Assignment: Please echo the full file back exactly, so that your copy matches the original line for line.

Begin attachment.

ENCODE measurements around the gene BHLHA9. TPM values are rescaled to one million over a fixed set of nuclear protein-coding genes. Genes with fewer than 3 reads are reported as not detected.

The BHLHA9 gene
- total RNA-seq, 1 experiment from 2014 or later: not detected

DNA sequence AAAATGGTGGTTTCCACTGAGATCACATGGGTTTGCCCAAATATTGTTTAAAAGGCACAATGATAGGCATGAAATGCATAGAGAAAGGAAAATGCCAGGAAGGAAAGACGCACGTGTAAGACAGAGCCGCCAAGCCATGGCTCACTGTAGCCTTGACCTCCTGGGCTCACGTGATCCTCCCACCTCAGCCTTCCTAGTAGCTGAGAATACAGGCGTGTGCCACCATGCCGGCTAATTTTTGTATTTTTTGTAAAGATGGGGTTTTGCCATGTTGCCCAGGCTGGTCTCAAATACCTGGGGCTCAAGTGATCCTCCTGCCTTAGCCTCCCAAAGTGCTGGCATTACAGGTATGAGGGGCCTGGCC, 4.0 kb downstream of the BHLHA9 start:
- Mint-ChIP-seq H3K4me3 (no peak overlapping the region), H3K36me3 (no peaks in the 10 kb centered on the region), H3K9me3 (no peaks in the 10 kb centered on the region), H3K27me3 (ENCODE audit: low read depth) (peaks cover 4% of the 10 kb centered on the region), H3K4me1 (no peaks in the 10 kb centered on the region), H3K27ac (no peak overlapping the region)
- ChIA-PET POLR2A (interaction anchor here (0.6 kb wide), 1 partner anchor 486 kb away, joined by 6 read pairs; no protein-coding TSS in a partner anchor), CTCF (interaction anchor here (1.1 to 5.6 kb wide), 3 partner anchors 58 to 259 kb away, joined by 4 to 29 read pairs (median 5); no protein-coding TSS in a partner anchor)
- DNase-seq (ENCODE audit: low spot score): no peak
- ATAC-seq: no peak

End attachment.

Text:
ENCODE measurements around the gene BHLHA9. TPM values are rescaled to one million over a fixed set of nuclear protein-coding genes. Genes with fewer than 3 reads are reported as not detected.

The BHLHA9 gene
- total RNA-seq, 1 experiment from 2014 or later: not detected

DNA sequence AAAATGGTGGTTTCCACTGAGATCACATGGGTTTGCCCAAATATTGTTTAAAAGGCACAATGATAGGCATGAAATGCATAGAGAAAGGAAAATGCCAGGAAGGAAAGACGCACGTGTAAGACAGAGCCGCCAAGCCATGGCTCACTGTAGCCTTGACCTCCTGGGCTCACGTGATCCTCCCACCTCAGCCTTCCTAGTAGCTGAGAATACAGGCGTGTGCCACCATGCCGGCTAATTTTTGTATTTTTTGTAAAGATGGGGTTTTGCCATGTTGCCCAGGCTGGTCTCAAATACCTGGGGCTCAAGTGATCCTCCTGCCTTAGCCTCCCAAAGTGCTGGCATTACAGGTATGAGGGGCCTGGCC, 4.0 kb downstream of the BHLHA9 start:
- Mint-ChIP-seq H3K4me3 (no peak overlapping the region), H3K36me3 (no peaks in the 10 kb centered on the region), H3K9me3 (no peaks in the 10 kb centered on the region), H3K27me3 (ENCODE audit: low read depth) (peaks cover 4% of the 10 kb centered on the region), H3K4me1 (no peaks in the 10 kb centered on the region), H3K27ac (no peak overlapping the region)
- ChIA-PET POLR2A (interaction anchor here (0.6 kb wide), 1 partner anchor 486 kb away, joined by 6 read pairs; no protein-coding TSS in a partner anchor), CTCF (interaction anchor here (1.1 to 5.6 kb wide), 3 partner anchors 58 to 259 kb away, joined by 4 to 29 read pairs (median 5); no protein-coding TSS in a partner anchor)
- DNase-seq (ENCODE audit: low spot score): no peak
- ATAC-seq: no peak